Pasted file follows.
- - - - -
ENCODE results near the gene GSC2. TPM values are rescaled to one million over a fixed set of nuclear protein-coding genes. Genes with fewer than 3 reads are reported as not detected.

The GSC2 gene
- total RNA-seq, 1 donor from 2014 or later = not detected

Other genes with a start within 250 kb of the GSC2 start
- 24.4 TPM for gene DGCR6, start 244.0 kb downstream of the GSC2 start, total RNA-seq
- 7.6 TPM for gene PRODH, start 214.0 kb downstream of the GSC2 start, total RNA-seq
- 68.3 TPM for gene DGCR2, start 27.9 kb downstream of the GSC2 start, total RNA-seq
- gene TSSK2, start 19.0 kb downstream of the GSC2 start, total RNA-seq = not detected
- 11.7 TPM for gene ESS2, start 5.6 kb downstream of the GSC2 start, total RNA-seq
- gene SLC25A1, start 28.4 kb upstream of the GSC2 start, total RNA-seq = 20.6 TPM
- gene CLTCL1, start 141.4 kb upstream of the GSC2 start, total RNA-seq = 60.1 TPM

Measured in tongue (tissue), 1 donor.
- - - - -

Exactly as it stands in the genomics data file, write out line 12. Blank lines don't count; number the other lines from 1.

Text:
Measured in tongue (tissue), 1 donor.